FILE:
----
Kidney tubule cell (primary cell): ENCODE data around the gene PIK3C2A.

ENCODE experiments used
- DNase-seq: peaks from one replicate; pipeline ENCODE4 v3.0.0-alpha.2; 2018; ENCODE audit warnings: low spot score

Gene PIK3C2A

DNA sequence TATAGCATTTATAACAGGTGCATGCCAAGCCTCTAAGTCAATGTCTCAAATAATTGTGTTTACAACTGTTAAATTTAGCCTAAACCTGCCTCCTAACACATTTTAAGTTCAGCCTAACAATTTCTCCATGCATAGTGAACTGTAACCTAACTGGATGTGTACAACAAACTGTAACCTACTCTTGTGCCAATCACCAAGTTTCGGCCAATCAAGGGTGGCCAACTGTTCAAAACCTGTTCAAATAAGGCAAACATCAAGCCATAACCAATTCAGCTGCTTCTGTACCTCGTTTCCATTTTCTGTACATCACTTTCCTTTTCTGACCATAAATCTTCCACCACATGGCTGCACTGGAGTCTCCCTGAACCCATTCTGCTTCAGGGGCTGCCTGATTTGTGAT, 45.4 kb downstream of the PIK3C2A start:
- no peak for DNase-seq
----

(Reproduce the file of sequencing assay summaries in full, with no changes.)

Kidney tubule cell (primary cell): ENCODE data around the gene PIK3C2A.

ENCODE experiments used
- DNase-seq: peaks from one replicate; pipeline ENCODE4 v3.0.0-alpha.2; 2018; ENCODE audit warnings: low spot score

Gene PIK3C2A

DNA sequence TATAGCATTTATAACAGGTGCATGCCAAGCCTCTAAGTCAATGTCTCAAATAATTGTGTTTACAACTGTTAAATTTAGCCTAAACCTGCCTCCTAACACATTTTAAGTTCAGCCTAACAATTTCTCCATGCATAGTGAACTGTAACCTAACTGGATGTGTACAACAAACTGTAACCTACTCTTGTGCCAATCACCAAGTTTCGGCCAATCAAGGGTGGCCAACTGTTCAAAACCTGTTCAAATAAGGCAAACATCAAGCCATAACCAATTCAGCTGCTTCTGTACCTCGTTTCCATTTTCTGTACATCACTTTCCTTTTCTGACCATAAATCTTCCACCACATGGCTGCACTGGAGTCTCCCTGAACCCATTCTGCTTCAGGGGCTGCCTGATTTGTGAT, 45.4 kb downstream of the PIK3C2A start:
- no peak for DNase-seq